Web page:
Why we’re sharing our policy priorities for the EO sector | CEO Blog
Blog by James de le Vingne, CEO, Employee Ownership Association
In recent years, the EO sector has grown rapidly and is now made up of over 1,400 businesses, more than 90% of which have transitioned to EO in the past decade. This growth, combined with the vast economic potential that EO has for businesses, employees and the wider economy, means that now is an ideal opportunity to advocate on behalf of the sector to government and other key decision-makers.
To take advantage of this opportunity, the EOA has been developing its policy, advocacy and influencing arm to ensure that EOA members’ and the EO sector’s interests are represented in government policy and legislation. It is vital that this work is relevant, and truly reflects the interests of our members and of the sector.
We have been working extensively with our members and advisors over the course of 2023 to co-produce the EOA’s policy priorities. These priorities will inform how we understand key issues facing EO and EOBs, how we can address these issues, and how we can continue to support the sector’s growth and unlock its full economic potential.
Engaging with members in this way has shown us a clear path forward to promoting their interests. Working directly with our member and advisor network we’ve seen three key themes emerging and, in June and July, brought together members, advisors and other stakeholders to discuss these together as an Association.
A strong response to the EOT consultation
Given that most of our members, and the majority of the EO sector, are owned by EOTs, it is no surprise that a huge emphasis has been placed on the government consultation on taxation of employee trusts.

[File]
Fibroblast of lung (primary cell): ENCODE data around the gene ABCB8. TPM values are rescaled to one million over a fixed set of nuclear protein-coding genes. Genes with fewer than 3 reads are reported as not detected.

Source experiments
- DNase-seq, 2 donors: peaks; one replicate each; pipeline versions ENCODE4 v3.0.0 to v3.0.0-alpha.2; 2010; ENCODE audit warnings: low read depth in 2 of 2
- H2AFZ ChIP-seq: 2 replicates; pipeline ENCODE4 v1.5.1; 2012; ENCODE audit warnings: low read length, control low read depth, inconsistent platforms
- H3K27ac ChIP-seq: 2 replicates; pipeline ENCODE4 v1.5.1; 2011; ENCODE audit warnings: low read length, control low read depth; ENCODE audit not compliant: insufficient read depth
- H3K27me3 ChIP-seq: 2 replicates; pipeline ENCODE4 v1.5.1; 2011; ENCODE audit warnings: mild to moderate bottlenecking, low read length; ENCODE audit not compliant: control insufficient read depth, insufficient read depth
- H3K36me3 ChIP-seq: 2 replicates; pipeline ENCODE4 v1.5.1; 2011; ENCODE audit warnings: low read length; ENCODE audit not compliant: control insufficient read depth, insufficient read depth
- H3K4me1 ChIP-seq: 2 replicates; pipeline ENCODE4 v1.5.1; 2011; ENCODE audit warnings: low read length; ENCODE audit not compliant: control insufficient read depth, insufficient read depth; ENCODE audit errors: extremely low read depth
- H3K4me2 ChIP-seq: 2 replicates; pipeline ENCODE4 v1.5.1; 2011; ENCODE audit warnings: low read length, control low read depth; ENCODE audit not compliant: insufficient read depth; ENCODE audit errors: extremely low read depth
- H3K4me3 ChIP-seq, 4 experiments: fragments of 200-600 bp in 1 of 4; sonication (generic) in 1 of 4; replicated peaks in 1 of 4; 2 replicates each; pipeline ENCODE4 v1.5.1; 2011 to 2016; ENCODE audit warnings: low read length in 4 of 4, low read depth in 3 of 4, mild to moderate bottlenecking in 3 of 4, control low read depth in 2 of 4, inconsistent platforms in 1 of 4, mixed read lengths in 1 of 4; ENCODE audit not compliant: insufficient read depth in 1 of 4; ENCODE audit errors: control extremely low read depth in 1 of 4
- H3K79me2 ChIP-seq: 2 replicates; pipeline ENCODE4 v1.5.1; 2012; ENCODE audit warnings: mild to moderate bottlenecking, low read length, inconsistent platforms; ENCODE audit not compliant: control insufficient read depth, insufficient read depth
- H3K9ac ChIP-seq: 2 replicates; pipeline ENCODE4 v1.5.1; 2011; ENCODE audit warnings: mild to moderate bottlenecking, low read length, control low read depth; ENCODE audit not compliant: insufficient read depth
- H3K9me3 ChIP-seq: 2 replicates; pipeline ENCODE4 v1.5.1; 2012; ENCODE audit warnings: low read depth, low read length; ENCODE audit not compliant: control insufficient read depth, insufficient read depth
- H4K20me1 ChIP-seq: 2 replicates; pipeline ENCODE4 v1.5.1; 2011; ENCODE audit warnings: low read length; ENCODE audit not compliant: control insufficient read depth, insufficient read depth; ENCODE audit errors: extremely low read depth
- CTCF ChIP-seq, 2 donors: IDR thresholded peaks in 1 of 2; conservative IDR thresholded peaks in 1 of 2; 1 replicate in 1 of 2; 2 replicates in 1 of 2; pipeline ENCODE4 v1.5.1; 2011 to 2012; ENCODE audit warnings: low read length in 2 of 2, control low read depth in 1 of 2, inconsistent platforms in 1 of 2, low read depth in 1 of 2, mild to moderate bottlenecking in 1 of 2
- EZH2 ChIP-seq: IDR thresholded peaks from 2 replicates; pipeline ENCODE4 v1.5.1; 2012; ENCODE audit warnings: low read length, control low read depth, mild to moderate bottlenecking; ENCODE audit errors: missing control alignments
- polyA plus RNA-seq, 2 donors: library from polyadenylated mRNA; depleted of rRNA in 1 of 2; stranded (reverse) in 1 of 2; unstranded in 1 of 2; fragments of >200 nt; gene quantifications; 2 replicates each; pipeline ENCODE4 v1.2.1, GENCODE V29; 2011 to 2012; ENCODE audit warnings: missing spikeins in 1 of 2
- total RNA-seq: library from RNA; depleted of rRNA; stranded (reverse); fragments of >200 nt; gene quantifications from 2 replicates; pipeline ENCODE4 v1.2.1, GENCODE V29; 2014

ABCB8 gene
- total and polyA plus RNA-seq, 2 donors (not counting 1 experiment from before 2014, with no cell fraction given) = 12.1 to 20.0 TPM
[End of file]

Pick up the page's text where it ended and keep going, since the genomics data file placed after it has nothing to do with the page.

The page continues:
Over the next few weeks, we’ll be producing guidance for members to respond to this consultation, and issuing our own response as the EOA. We’ll also be working as closely with possible with HMRC to develop a clear line of communication between government and the sector.
Supporting transitions and best practice
Discussions and roundtables with our members have demonstrated just how passionate we all are about Good EO. Time and time again, it’s been emphasised just how important it is that we have a shared understanding of what best practice actually looks like.
It’s not just about definitions, employee owned businesses want to see how to practically make best practice work; how can businesses actually embed the principles and technical elements of employee ownership, and how they can use best practice that suits them.
Unlocking the potential of EO
We know that EO has massive economic potential: for businesses, for employees, and for our wider economy communities. So, one of our key questions has been, how do we unlock this potential to the fullest?
It’s clear from our members that the EOA needs to continue pursuing an active role in raising the profile of the sector; in demonstrating its value to government, to institutions like banks, and to other stakeholders. And we need to go further still, and engage with these stakeholders on practical ways that they can work with the stakeholder.
Find out more
You can read more about our roundtables, wider consultation with members, and how the EOA is using this insight in our full consultation briefing note.